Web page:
The city's origins are as a medieval port protected by a castle up on the hill, which stands to this day, now a museum. After extensive allied bombing during World War II the city and the port were rebuilt post-war thus creating what is now known as the Old Town (inside the castle walls which largely escaped the destruction) and the New Town at the riverside and on the seafront.
Today Boulogne is the principal fishing port for all of France, where fish is auctioned, frozen, salted, smoked and processed for distribution across the whole country in the commercial port district.
The place used to be a very touristy place, and having once had a direct ferry service from Dover and Folkestone, it used to be popular with British day-trippers and, later, booze cruisers. After the opening of the Channel Tunnel, however, ferry services were reduced and then stopped altogether. Since then various companies have tried and failed to run profitable ferry services.
Nevertheless though not as swamped with tourists as it once was, Boulogne remains popular with visitors, mainly British and Belgian, as it remains only 30 minutes' drive from Calais, 20 from the Channel Tunnel, and is still considered by many to be prettier and more interesting than Calais.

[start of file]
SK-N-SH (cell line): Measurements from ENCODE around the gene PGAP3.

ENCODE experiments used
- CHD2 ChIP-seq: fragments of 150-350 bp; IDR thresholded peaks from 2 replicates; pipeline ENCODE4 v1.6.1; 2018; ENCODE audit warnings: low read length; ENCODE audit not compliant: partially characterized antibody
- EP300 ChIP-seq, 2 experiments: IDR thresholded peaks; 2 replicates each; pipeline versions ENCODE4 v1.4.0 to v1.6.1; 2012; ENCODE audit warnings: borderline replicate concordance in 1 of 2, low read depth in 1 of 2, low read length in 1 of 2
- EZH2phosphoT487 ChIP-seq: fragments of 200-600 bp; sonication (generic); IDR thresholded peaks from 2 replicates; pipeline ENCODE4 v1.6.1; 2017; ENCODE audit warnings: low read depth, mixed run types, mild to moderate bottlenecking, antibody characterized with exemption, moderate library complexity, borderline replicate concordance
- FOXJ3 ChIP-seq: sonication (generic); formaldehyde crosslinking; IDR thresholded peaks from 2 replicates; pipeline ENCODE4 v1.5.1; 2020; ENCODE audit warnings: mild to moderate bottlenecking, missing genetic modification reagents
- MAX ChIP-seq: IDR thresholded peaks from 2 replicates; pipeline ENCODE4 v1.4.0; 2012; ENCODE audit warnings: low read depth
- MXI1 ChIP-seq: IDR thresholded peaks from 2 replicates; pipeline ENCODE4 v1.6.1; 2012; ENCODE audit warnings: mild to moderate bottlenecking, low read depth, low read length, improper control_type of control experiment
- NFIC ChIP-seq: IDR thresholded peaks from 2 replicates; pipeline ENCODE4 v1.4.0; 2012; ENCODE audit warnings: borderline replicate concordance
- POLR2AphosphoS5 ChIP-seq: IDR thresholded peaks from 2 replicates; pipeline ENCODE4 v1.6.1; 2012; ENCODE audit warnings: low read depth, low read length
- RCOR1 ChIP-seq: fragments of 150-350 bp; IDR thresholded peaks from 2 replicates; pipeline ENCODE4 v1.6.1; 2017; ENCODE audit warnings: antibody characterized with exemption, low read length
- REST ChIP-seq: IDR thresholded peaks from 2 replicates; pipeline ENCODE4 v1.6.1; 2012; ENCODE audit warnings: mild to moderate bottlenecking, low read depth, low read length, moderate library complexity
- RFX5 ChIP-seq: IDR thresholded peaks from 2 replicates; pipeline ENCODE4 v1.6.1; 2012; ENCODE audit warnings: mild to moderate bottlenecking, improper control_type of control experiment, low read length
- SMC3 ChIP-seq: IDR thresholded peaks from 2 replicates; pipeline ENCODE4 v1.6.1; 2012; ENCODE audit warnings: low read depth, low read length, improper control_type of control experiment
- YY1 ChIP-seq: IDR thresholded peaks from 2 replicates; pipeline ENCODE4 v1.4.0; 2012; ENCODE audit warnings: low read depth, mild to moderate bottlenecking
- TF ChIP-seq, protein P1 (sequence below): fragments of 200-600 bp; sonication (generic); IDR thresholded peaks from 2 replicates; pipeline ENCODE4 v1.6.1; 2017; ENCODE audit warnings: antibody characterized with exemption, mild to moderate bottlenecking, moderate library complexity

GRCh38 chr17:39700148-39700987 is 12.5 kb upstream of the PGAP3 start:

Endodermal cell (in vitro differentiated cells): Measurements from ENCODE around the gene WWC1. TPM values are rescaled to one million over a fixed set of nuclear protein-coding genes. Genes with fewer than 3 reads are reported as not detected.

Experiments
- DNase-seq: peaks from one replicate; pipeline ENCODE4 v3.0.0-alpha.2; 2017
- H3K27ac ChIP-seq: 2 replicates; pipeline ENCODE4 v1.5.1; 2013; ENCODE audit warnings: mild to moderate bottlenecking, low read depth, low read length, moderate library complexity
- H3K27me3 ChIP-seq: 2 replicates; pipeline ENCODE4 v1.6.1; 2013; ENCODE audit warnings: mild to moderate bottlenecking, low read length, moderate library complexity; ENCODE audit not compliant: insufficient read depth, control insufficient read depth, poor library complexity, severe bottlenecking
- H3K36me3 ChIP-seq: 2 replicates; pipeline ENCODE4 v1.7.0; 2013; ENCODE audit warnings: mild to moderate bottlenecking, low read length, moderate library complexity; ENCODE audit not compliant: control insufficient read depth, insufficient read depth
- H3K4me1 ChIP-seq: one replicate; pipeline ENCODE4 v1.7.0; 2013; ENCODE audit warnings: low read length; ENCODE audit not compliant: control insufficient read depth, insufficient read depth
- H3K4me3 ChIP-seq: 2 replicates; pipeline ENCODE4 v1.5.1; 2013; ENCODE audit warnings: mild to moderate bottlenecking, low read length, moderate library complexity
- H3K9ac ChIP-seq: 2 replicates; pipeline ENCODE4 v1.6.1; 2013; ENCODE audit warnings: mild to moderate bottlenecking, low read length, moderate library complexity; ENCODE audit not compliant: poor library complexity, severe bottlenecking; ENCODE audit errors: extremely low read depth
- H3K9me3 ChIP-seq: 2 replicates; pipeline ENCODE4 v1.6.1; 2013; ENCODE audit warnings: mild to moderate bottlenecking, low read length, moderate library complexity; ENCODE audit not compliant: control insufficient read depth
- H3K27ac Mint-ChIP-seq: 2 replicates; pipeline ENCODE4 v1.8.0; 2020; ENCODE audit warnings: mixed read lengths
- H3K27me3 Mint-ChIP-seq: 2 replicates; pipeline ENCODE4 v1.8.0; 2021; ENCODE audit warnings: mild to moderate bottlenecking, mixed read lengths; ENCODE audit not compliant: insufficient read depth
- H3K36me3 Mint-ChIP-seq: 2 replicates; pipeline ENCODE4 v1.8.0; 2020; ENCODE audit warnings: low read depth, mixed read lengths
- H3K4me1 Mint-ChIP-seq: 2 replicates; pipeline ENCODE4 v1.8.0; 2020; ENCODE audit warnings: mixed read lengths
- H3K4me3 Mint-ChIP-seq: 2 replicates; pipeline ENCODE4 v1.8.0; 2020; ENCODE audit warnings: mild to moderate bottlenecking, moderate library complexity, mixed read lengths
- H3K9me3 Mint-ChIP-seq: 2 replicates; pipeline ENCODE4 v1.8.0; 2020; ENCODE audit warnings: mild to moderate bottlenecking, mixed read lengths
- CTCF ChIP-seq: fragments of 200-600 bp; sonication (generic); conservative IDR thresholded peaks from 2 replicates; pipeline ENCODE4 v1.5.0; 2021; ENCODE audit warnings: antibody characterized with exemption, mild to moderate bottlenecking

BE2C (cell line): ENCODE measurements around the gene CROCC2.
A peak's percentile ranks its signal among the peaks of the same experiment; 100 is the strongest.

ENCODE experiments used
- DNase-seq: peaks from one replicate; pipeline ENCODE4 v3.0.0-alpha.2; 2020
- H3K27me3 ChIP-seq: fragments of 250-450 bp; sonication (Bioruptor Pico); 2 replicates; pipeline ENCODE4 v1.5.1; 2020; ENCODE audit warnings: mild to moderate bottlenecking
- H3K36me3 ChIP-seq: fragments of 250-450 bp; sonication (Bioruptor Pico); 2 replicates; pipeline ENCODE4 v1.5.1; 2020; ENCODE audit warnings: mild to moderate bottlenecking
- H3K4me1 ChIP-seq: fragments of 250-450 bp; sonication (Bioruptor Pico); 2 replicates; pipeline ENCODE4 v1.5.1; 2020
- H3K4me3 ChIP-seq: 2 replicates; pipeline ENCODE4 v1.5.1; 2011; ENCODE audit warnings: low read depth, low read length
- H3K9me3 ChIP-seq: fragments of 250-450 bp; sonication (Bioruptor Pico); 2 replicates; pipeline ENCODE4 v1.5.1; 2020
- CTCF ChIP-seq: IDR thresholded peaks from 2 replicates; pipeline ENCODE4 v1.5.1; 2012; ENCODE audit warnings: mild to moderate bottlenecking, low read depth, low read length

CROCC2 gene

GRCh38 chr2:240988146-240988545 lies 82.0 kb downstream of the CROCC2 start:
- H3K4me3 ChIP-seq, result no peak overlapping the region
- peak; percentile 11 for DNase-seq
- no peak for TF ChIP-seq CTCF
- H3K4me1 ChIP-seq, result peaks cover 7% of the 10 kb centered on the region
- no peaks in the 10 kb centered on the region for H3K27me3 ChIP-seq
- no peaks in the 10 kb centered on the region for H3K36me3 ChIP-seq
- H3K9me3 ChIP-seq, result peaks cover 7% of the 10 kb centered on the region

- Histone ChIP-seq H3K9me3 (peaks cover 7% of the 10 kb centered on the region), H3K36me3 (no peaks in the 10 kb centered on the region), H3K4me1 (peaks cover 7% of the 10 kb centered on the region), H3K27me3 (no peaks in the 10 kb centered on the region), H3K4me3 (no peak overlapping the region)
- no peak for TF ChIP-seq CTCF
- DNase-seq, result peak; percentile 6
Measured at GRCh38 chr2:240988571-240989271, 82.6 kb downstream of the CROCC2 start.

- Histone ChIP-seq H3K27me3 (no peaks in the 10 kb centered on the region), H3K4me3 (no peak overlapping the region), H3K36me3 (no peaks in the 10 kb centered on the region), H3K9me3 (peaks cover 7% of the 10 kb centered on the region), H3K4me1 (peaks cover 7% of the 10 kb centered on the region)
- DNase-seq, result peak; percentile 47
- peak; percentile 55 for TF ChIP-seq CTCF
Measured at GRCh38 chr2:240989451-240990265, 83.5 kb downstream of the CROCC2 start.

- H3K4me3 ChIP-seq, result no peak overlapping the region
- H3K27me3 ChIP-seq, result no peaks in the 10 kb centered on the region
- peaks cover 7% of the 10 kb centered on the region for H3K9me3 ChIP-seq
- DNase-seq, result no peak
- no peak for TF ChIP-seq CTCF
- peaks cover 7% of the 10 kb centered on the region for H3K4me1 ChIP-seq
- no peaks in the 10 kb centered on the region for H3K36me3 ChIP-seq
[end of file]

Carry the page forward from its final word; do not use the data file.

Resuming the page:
The A16 motorway passes round the back of the city - junctions 32, 31, 30 and 29 are all for various parts of Boulogne. Ample parking is available at the riverside in the New Town. The old main road from Calais, the D940, enters Boulogne from the north, on the coast, and leaves towards Le Touquet, through the suburb of Outreau. The N41 from St Omer enters Boulogne from the east.
- 1 Boulogne-Ville railway station (Gare de Boulogne-Ville), 3 Boulevard Voltaire. The main station, ten minutes on foot from the city centre.
Boulogne is the centre of an extensive bus network reaching all of its outlying suburbs and satellite towns. There is also a reliable taxi service.
Boulogne is a 30-minute drive from the Port of Calais.
The Old TownEdit
Sometimes also called the Upper Town. The walled old town contains the castle, basilica, belfry and town hall surrounded by many interesting narrow streets, shops, and cafes. It is located about 800 m up the hill, east of the harbour, and contains:
- 1 Basilica of Notre Dame de Boulogne. Very prominent landmark of the city, it was built between 1827 and 1875. In its crypt, you can still see the stone cannonballs employed by Henry VIII when he besieged and captured Boulogne at one stage. The dome is 101 m high.
- 2 Column of the Grande Armée (Colonne Napoléon). 53-metre-high Corinthian order triumphal column that was intended to commemorate a successful invasion of England - that never occurred -, it now commemorates the first distribution of the Imperial Légion d'Honneur at the "camp de Boulogne" by Napoleon to his soldiers.
- The Walls - Vast ramparts built at the beginning of the 13th century on the foundations of the Gallo-Roman walls, with four gateways, surround this part of town. From the walkways there is an amazing view of the old port and the main town.